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Command: linguistic expression of an instruction to act. The command has the form of a non-descriptive sentence. It can not be true or false.

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Annotation: The above characterizations of concepts are neither definitions nor exhausting presentations of problems related to them. Instead, they are intended to give a short introduction to the contributions below. – Lexicon of Arguments.

 
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H. L. A. Hart on Commands - Dictionary of Arguments

Gaus I 201
Commands/Hart/Morris: What is crucial to note about these rationales is that they implicitly understand sanctions to be secondary. Coercion and force are thus rationalized but only as supplementary measures. And this is as it should be: the law's primary appeal is to its authority. Hart: Hart notes this early in his discussion of command theories of law: 'To command is characteristically to exercise authority over men, not power to inflict harm, and though it may be combined with threats of harm a command is primarily an appeal not to fear but to respect for authority' (1994(1): 20). Authorities guide behaviour by providing reasons for action to their subjects. Something is an authority in this sense only if its directives are meant to be reasons for action (see: Raz, 1979; 1986(2); Green, 1988(3)). One does not understand law and, more generally, states if one does not see coercion and force as supplementary to authority. Coercion and force are needed when the state's authority is unappreciated, defective, or absent. >Sanctions/Morris, >State/Morris, >Coercion/Morris.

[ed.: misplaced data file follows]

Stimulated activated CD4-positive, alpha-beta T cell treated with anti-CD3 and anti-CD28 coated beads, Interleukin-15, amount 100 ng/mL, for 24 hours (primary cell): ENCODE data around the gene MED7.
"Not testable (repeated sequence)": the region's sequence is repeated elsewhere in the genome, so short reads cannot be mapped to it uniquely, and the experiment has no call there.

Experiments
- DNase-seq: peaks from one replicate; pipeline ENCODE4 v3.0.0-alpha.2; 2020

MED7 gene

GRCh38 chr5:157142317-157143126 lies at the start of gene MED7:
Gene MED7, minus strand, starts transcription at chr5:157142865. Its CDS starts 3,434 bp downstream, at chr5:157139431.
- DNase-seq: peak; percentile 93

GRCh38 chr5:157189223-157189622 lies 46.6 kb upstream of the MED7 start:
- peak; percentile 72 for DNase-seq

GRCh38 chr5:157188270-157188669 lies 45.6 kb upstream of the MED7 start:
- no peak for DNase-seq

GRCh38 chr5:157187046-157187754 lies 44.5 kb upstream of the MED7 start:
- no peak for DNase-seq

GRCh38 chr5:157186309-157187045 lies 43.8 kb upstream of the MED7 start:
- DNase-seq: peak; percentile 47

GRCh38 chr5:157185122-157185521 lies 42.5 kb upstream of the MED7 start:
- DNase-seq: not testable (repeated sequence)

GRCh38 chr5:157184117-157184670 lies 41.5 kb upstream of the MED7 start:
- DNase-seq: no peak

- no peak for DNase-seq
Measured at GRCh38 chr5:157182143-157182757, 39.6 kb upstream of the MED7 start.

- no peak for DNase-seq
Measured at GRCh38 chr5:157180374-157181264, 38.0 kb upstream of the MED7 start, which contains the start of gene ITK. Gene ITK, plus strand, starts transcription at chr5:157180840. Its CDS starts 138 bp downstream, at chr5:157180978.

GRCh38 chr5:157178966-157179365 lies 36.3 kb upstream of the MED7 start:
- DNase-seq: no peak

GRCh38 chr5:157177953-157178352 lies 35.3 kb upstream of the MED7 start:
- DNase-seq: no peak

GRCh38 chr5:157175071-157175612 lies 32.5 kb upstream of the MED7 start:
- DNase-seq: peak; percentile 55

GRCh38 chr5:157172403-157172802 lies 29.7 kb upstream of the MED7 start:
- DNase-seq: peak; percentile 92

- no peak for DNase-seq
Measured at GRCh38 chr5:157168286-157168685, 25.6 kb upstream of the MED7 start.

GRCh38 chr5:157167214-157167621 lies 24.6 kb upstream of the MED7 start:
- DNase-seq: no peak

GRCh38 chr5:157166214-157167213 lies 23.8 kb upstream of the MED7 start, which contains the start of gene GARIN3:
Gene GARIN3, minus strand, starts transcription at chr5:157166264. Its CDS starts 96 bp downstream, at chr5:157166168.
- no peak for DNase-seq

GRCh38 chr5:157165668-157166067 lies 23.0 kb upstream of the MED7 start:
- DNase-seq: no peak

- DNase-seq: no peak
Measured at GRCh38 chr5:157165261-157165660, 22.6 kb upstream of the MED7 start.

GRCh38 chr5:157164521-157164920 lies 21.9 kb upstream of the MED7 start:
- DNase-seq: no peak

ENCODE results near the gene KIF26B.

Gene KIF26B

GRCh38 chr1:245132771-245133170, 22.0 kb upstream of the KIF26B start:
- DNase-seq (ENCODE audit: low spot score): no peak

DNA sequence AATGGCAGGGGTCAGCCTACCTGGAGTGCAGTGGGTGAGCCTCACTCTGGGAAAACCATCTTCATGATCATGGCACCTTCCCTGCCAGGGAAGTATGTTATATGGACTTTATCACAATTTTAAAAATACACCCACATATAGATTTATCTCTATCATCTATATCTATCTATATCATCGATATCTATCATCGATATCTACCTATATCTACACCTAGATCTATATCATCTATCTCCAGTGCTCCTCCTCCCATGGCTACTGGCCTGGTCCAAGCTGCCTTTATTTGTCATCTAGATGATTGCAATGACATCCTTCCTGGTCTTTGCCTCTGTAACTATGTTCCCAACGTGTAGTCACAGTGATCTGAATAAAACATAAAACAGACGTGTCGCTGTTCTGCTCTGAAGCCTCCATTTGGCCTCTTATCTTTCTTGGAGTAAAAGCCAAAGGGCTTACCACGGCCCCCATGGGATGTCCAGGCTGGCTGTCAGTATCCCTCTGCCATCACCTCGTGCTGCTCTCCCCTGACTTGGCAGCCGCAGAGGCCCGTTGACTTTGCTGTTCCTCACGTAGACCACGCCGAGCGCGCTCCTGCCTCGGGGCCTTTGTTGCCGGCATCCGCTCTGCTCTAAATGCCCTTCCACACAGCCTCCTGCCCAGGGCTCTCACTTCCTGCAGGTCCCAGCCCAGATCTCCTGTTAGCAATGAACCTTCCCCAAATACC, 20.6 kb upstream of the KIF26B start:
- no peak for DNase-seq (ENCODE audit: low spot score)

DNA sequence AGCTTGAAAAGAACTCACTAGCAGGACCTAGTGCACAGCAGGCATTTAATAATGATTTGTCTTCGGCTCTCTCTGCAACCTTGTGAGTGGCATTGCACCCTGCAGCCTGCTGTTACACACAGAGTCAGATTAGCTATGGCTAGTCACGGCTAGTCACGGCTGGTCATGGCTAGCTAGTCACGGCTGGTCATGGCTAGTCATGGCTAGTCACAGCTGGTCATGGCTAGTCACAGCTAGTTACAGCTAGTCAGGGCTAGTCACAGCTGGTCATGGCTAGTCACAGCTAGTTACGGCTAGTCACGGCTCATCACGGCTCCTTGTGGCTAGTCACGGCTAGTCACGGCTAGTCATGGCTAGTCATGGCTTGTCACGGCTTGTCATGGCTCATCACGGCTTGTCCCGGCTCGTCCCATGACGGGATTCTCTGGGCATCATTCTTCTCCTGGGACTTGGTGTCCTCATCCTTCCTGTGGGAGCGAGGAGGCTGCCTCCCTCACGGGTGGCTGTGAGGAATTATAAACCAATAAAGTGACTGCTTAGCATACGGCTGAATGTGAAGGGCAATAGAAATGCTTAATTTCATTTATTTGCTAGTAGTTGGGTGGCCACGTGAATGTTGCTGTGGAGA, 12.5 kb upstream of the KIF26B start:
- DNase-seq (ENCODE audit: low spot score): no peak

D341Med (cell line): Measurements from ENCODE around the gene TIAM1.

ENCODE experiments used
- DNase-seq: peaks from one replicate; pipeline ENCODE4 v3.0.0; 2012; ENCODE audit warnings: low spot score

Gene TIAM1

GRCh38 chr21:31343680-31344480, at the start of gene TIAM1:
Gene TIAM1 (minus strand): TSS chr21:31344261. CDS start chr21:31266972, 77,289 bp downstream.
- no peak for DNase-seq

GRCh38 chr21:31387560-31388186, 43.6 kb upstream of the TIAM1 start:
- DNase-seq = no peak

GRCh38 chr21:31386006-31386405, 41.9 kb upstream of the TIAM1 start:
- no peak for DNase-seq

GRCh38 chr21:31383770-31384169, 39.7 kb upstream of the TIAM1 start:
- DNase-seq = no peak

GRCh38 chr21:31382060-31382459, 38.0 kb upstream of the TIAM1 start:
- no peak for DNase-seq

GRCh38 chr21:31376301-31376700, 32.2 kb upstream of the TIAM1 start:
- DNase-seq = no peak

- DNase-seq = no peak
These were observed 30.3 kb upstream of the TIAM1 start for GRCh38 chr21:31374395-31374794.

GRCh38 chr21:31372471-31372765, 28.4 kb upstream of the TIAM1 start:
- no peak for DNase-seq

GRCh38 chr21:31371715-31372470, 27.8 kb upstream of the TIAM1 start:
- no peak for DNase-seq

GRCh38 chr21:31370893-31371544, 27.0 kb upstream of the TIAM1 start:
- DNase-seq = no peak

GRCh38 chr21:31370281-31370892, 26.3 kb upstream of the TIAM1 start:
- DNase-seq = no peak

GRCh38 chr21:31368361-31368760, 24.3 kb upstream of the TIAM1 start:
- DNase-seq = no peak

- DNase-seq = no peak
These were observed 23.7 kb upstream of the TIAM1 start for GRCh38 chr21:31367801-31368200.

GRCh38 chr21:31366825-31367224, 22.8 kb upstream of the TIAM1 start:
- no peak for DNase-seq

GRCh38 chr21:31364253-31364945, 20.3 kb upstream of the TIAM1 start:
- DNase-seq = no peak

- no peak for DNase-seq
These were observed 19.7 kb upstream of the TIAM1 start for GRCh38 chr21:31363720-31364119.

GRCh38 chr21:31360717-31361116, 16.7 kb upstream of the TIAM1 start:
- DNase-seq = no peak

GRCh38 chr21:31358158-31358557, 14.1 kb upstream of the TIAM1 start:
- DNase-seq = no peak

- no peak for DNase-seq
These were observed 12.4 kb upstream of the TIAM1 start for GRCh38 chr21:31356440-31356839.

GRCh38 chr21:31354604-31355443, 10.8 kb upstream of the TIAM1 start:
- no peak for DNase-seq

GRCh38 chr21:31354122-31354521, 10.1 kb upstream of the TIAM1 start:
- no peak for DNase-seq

1. Hart, H. L. A. (1994) The Concept of Law, 2nd edn. Oxford: Oxford University Press.
2. Raz, Joseph (1979) The Authority of Law. Oxford: Clarendon.
3. Green, Leslie (1988) The Authority of the State. Oxford: Clarendon.

Morris, Christopher W. 2004. „The Modern State“. In: Gaus, Gerald F. & Kukathas, Chandran 2004. Handbook of Political Theory. SAGE Publications


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Explanation of symbols: Roman numerals indicate the source, arabic numerals indicate the page number. The corresponding books are indicated on the right hand side. ((s)…): Comment by the sender of the contribution.
The note [Author1]Vs[Author2] or [Author]Vs[term] is an addition from the Dictionary of Arguments. If a German edition is specified, the page numbers refer to this edition.
Hart, H. L. A.
Gaus I
Gerald F. Gaus
Chandran Kukathas
Handbook of Political Theory London 2004


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